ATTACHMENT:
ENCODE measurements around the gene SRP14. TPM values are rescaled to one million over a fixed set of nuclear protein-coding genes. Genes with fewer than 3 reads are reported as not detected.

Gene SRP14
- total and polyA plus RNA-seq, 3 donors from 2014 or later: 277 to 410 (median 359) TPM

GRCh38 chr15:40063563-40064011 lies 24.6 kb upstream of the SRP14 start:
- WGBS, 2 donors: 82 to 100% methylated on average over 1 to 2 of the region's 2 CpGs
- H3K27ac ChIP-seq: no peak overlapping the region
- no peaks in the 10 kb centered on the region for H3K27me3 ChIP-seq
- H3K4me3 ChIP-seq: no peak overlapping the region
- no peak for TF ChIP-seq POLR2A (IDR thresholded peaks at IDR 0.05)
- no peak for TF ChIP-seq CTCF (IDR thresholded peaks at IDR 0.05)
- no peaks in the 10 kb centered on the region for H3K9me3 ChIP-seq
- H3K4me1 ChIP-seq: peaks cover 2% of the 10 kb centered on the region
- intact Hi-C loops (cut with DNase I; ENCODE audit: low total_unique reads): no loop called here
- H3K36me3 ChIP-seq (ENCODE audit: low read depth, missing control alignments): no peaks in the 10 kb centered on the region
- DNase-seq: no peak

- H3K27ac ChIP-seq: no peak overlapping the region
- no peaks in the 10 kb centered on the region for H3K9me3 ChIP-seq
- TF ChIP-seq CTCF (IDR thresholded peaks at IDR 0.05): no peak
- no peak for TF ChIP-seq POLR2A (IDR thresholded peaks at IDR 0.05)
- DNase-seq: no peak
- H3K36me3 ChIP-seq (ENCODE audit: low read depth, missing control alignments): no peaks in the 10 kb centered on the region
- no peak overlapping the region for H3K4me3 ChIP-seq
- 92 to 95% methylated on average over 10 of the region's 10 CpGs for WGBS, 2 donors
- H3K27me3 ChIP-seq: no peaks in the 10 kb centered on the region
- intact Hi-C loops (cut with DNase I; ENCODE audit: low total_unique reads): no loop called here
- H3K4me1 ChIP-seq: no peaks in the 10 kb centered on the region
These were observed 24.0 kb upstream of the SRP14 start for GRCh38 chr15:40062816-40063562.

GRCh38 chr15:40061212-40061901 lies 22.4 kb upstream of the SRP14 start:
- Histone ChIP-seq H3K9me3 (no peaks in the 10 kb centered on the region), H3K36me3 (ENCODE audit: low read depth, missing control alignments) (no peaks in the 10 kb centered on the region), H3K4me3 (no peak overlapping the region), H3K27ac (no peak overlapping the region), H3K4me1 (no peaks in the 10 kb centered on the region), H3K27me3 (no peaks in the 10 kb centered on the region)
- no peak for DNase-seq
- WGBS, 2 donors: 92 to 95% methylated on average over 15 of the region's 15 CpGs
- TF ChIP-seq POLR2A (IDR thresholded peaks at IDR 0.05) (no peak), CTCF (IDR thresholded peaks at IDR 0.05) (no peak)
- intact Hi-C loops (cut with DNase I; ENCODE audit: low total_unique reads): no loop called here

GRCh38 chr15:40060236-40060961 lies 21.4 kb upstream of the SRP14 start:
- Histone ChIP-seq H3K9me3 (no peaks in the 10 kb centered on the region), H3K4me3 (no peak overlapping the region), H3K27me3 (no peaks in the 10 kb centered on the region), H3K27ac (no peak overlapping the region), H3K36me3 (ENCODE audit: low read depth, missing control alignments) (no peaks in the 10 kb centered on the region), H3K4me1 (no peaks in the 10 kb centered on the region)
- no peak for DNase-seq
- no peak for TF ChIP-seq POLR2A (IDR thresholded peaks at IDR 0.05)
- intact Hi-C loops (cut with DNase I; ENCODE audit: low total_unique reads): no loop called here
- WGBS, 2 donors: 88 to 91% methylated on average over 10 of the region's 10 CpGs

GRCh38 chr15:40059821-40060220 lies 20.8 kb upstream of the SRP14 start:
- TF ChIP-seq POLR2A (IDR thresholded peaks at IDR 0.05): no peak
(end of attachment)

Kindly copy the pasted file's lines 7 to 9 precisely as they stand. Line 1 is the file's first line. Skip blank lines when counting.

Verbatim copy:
- no peaks in the 10 kb centered on the region for H3K27me3 ChIP-seq
- H3K4me3 ChIP-seq: no peak overlapping the region
- no peak for TF ChIP-seq POLR2A (IDR thresholded peaks at IDR 0.05)